RIM Delays PlayBook OS 2.0 Launch to February

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Research in Motion has delayed the release of its next PlayBook operating system to February, disappointing news for a company that had to deal with worldwide data and messaging outages this month on its BlackBerry phones.

"As much as we’d love to have it in your hands today, we’ve made the difficult decision to wait to launch BlackBerry PlayBook OS 2.0 until we are confident we have fully met the expectations of our developers, enterprise customers and end-users," RIM's senior vice president for the PlayBook, David Smith, wrote in a blog post.

The company’s approach seems to be to slow everything down for the moment to avoid any further disasters.

RIM Delays PlayBook OS 2.0 Launch to February
If the PlayBook update surfaces in February, it will be 10 months after the tablet was released without an integrated calendar and e-mail -- features that were supposed to come in an update soon after the device launched. Instead, RIM introduced the BlackBerry Bridge to PlayBook in May, a workaround that's still the only way to access BlackBerry Messenger on the tablet. And according to Smith, that may not change for a while:

"We have decided to defer the inclusion of the BBM application to a subsequent BlackBerry PlayBook OS release," he wrote, adding that "The software update will add advanced integrated e-mail, calendar and contact apps, a new video store, as well as new functionality that will allow your BlackBerry smartphone and BlackBerry PlayBook to work together even better."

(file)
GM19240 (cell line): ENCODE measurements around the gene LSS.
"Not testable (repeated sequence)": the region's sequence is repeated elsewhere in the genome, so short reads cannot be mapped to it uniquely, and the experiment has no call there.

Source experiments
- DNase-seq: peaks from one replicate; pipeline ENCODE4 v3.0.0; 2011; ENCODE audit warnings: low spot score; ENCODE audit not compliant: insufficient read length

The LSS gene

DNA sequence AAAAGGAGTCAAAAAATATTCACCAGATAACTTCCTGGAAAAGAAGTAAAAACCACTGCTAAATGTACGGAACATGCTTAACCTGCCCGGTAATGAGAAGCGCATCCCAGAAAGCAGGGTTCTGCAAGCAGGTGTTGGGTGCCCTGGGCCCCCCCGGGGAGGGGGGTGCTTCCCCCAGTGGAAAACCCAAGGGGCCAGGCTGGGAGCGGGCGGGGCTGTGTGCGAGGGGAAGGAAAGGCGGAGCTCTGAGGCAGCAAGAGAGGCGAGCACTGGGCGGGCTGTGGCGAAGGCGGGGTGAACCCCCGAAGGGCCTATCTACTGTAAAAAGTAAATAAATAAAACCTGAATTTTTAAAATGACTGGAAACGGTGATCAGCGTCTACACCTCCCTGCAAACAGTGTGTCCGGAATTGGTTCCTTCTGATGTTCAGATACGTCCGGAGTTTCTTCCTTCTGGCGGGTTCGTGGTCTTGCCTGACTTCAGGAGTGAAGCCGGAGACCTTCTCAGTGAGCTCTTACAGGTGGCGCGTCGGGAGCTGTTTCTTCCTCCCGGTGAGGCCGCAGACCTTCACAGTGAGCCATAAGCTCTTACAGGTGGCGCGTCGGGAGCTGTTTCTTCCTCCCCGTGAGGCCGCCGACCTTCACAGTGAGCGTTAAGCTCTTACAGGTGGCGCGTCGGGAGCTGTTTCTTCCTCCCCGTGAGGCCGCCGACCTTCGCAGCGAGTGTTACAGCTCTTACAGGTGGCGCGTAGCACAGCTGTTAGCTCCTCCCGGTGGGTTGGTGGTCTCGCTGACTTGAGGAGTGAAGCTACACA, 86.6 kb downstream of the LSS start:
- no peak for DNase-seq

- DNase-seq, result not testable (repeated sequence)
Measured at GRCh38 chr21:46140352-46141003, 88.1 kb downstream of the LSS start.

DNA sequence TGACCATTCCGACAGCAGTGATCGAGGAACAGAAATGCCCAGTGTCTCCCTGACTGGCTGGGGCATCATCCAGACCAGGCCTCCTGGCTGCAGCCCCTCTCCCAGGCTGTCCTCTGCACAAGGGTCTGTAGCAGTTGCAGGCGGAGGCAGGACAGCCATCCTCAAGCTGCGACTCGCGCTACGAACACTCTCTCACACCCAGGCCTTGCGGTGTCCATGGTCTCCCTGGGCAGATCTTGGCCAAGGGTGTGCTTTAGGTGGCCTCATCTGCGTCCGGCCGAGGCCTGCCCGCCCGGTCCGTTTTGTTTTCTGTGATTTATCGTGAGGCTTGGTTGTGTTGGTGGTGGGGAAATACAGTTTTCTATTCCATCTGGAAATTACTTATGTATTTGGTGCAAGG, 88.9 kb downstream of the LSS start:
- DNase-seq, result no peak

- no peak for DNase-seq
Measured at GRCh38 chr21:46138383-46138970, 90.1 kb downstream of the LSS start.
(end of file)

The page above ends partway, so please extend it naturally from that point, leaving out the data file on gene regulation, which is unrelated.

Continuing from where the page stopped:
Smith emphasized that the developer beta of Playbook OS 2.0 is out there, and that the company expects it will help "generate thousands of new applications for BlackBerry PlayBook OS 2.0."

Some corporate IT departments will also be testing the upgrade in closed betas.

While RIM has spent a good part of 2011 stumbling, and this latest delay can easily be seen as the latest hurdle not quite cleared, there's still hope for the PlayBook. My colleague Angela West has four reasons why she thinks the new tablet OS will be worth the wait.

Follow Eric on Twitter, and at ericmack.org. Follow PCWorld on Twitter, too.

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At a Glance
  • RIM's BlackBerry PlayBook looks promising, but the operating system's rough patches and a lack of app selection are reasons to think twice.


    • Sharp display has vivid, accurate colors
    • High-definition video playback impresses
    • Light weight makes this conducive to hold in hand


    • Initial software is buggy and lacks polish
    • No integrated e-mail, contacts, or calendaring
    • Awkwardly designed onscreen keyboard
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